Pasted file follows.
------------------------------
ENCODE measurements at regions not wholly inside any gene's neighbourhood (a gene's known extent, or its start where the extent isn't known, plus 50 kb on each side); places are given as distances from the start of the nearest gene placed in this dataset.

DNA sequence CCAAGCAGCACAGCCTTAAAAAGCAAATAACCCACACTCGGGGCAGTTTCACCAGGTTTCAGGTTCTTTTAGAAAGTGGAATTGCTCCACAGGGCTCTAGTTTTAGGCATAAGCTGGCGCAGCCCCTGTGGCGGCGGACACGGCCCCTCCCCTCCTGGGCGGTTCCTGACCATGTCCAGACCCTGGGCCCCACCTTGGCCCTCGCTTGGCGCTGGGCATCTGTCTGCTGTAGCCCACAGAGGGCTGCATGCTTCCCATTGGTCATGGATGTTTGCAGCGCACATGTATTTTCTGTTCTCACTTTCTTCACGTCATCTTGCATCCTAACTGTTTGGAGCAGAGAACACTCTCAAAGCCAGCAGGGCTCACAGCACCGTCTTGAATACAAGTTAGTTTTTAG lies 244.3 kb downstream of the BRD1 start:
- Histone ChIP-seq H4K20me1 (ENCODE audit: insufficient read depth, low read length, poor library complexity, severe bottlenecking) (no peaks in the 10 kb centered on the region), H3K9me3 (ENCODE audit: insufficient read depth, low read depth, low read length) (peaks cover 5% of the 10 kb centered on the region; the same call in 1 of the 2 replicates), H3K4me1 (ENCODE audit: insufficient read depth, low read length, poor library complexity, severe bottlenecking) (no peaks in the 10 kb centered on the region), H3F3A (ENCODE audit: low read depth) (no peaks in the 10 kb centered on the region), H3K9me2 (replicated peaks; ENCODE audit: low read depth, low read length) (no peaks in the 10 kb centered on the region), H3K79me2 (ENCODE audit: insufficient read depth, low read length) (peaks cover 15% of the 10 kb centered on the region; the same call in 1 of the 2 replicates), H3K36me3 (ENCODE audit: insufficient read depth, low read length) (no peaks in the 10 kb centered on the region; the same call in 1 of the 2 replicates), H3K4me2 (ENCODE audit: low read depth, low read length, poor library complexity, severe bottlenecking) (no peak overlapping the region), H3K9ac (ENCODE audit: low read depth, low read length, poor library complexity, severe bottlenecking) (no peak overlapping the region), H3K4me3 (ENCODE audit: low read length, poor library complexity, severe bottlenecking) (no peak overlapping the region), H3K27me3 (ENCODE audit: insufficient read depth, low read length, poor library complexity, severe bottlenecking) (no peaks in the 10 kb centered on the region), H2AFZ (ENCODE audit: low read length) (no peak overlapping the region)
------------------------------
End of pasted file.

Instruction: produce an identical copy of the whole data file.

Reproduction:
ENCODE measurements at regions not wholly inside any gene's neighbourhood (a gene's known extent, or its start where the extent isn't known, plus 50 kb on each side); places are given as distances from the start of the nearest gene placed in this dataset.

DNA sequence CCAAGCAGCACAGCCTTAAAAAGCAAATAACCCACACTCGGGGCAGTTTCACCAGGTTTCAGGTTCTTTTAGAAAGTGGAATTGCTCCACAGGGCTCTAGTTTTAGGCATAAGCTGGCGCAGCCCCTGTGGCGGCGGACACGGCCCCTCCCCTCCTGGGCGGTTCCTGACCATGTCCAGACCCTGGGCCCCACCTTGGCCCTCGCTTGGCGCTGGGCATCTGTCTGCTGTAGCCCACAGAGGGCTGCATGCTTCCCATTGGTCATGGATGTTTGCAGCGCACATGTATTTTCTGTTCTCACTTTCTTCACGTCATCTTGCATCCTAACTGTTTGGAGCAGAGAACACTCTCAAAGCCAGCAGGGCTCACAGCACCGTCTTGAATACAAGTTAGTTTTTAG lies 244.3 kb downstream of the BRD1 start:
- Histone ChIP-seq H4K20me1 (ENCODE audit: insufficient read depth, low read length, poor library complexity, severe bottlenecking) (no peaks in the 10 kb centered on the region), H3K9me3 (ENCODE audit: insufficient read depth, low read depth, low read length) (peaks cover 5% of the 10 kb centered on the region; the same call in 1 of the 2 replicates), H3K4me1 (ENCODE audit: insufficient read depth, low read length, poor library complexity, severe bottlenecking) (no peaks in the 10 kb centered on the region), H3F3A (ENCODE audit: low read depth) (no peaks in the 10 kb centered on the region), H3K9me2 (replicated peaks; ENCODE audit: low read depth, low read length) (no peaks in the 10 kb centered on the region), H3K79me2 (ENCODE audit: insufficient read depth, low read length) (peaks cover 15% of the 10 kb centered on the region; the same call in 1 of the 2 replicates), H3K36me3 (ENCODE audit: insufficient read depth, low read length) (no peaks in the 10 kb centered on the region; the same call in 1 of the 2 replicates), H3K4me2 (ENCODE audit: low read depth, low read length, poor library complexity, severe bottlenecking) (no peak overlapping the region), H3K9ac (ENCODE audit: low read depth, low read length, poor library complexity, severe bottlenecking) (no peak overlapping the region), H3K4me3 (ENCODE audit: low read length, poor library complexity, severe bottlenecking) (no peak overlapping the region), H3K27me3 (ENCODE audit: insufficient read depth, low read length, poor library complexity, severe bottlenecking) (no peaks in the 10 kb centered on the region), H2AFZ (ENCODE audit: low read length) (no peak overlapping the region)